U.S. taxpayers who inherit foreign assets must handle the tax consequences of their inheritances with great care. In addition to taxing all worldwide income, the U.S. also includes foreign assets in the gift and estate tax calculation, which determines whether estate tax will be assessed. Heirs who receive foreign assets also have to consider their Foreign Bank Account Report (FBAR) and other foreign account reporting requirements, or risk facing significant penalties.
What Happens When You Inherit a Foreign Account?
If you are a “United States person”—including citizens, permanent residents,(individuals who hold green cards) or must file taxes due to their substantial presence in the United States—you may suddenly have an FBAR filing requirement if you inherit a foreign financial account. If the aggregate of all of your foreign financial accounts exceeds $10,000 at any point during the year, you must file an FBAR.
This is true even if you would not owe any U.S. tax on any income earned on the accounts. If you pay tax in another country, you may receive a tax credit which eliminates U.S. tax liability on the income. However, you still have an FBAR filing requirement, and you still face penalties of $12,459 per violation for non-willful violations, with much harsher penalties for willful violations.
What If the Inherited Account Has Not Been in Compliance?
The more complicated situation arises when you inherit a foreign account and the previous account holder has failed to meet their FBAR obligations. The IRS still has the ability to audit the previous year tax returns—FBAR penalties can be assessed for the previous six tax years—and penalties can be assessed against the estate.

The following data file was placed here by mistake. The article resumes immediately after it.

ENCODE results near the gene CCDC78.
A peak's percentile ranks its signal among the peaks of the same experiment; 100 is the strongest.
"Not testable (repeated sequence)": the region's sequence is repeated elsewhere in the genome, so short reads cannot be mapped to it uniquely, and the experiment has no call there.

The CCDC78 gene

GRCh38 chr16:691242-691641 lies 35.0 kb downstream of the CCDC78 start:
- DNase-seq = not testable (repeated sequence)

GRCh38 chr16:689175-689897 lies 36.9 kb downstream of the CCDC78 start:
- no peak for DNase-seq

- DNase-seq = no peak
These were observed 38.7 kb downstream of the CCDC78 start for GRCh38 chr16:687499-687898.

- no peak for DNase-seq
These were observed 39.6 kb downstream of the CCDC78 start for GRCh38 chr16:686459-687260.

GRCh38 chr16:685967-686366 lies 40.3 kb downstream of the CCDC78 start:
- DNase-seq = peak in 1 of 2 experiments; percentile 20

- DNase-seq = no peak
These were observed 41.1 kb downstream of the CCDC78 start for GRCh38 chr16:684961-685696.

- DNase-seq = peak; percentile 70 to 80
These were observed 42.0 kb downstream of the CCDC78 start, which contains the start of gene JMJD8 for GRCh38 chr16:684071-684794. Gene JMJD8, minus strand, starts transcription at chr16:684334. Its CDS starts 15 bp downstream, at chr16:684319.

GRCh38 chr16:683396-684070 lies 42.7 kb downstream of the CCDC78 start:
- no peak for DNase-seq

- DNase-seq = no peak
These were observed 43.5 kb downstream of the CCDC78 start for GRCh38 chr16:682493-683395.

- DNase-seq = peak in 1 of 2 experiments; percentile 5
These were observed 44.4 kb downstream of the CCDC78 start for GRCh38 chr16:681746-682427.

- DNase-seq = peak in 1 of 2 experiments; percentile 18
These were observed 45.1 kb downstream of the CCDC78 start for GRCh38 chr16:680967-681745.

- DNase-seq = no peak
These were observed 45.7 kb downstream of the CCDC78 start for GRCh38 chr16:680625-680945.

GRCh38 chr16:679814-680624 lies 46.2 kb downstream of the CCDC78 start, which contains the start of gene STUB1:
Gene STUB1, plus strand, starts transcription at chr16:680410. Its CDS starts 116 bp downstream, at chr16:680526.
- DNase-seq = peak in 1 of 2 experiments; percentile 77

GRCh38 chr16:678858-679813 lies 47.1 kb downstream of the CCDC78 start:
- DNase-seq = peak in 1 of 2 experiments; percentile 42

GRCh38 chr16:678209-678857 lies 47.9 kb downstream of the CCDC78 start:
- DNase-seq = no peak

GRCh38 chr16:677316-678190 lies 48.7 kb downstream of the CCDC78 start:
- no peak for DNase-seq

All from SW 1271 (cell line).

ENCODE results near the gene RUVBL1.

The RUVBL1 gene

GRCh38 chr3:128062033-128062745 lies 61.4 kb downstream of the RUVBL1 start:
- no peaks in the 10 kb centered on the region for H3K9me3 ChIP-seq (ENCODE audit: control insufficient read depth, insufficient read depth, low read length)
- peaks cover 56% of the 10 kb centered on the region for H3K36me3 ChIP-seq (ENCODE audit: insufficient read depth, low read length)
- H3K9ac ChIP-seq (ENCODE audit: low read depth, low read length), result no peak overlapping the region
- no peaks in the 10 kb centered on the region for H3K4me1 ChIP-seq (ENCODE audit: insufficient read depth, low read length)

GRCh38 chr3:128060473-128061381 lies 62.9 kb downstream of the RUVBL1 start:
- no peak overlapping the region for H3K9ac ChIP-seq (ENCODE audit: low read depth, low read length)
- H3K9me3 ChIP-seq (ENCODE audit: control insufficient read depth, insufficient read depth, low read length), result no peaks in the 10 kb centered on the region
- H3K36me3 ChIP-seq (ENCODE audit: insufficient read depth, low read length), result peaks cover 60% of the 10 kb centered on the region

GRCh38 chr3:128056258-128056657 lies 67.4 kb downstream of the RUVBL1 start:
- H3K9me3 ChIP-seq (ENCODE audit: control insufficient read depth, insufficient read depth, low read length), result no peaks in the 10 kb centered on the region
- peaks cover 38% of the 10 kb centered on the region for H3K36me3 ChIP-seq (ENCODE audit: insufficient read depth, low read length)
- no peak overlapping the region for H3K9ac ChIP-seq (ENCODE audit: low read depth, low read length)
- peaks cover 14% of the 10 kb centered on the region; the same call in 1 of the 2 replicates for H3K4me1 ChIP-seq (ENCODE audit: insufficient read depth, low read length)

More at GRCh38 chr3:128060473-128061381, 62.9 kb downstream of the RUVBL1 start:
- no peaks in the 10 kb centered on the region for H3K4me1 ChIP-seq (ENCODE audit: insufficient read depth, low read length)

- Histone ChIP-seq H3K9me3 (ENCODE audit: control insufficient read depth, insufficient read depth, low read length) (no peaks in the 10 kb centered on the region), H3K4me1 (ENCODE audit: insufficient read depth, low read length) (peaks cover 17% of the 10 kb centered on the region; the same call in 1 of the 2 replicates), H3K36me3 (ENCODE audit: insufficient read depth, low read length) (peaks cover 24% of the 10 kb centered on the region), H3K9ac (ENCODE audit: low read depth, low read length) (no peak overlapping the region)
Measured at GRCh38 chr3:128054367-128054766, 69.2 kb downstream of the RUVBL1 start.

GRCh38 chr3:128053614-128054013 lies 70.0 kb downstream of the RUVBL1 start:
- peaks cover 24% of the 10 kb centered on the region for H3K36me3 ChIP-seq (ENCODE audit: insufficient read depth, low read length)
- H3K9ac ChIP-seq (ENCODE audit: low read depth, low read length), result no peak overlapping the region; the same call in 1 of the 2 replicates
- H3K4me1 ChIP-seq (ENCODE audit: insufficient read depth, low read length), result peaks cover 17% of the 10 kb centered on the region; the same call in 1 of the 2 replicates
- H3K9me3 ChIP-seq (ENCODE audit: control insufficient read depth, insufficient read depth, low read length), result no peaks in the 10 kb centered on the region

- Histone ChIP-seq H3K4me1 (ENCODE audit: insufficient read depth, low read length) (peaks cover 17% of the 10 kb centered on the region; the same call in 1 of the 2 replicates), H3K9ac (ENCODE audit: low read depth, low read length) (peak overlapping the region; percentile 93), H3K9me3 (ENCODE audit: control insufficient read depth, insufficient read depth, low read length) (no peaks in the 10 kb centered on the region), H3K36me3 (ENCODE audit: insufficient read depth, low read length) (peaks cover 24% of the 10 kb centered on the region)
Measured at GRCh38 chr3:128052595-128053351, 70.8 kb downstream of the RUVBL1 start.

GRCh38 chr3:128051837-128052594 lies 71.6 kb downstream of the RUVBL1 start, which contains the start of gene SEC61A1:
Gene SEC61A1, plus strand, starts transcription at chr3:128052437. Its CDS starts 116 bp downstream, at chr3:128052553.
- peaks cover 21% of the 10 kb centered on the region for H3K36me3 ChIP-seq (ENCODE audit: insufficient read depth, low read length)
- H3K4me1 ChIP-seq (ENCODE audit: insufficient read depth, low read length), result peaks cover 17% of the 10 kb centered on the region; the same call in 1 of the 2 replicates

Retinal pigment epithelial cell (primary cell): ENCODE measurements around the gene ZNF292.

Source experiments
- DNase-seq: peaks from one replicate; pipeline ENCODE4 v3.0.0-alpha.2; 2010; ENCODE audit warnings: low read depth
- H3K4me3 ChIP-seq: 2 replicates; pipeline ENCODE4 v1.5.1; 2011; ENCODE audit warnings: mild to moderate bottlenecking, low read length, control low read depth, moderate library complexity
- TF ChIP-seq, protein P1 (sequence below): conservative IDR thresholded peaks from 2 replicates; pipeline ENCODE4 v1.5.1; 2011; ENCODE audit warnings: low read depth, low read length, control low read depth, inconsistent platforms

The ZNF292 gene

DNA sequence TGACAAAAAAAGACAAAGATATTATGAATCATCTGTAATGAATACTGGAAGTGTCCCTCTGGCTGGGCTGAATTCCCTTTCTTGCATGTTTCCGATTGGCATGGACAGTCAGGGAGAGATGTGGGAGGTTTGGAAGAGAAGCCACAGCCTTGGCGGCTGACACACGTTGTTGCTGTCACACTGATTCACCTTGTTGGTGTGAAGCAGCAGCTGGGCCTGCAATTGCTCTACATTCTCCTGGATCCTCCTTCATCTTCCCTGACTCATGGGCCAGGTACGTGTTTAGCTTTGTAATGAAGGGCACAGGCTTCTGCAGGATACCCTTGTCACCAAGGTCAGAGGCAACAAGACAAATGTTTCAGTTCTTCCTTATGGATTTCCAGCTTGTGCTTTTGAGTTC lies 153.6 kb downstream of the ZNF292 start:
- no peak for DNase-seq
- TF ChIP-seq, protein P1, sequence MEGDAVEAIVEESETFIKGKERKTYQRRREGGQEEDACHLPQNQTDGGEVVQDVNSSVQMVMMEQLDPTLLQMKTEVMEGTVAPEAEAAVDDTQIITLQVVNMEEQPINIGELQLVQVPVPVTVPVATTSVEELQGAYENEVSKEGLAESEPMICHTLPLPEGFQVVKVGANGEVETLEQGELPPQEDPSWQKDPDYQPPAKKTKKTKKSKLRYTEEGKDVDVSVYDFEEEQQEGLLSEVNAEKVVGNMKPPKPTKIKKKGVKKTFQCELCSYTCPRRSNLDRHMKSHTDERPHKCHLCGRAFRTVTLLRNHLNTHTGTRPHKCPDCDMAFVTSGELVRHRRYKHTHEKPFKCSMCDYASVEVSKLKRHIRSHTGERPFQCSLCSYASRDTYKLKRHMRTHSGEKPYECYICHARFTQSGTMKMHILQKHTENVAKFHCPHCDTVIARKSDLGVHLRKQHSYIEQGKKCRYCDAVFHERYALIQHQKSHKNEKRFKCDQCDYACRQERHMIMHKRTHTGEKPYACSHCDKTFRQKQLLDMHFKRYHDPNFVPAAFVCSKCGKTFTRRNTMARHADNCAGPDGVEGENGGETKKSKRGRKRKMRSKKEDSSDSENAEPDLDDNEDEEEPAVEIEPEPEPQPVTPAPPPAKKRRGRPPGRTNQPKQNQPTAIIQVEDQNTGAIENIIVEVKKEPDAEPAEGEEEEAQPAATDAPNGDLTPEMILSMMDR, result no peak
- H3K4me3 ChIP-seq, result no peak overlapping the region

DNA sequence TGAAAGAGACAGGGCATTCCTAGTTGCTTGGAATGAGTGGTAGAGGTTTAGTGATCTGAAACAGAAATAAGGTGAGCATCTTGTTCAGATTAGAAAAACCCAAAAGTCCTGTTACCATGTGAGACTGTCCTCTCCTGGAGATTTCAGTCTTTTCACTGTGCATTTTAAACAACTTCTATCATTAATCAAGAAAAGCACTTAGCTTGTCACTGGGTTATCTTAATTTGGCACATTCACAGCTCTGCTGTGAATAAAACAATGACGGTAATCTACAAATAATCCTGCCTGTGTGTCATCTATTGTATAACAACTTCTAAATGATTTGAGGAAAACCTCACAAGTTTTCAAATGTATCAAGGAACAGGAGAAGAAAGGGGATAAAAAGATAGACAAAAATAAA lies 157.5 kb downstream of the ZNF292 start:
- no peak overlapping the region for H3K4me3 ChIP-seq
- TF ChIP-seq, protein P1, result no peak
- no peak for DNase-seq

The heir will be faced with the problem of not only reporting the accounts moving forward, but also going back and amending the previous year tax returns. If only the current year returns are filed, the IRS may look further into the accounts and determine that there have been several FBAR violations, and it’s possible that penalties for willful FBAR violations will be assessed.
To avoid this problem, the heir should consult with an offshore disclosure attorney to see if any of the amnesty programs can be used to manage the risk of excessive penalties. The Offshore Voluntary Disclosure Program will often be an option because it is available even for willful FBAR violations. The Streamlined Compliance Procedures may also be used in cases where there is a strong argument that the FBAR non-compliance was not willful.
For more information, download our free special report, Nine Questions You Should Be Asking About the IRS Streamlined Filing Compliance Procedure for Unreported Foreign Accounts.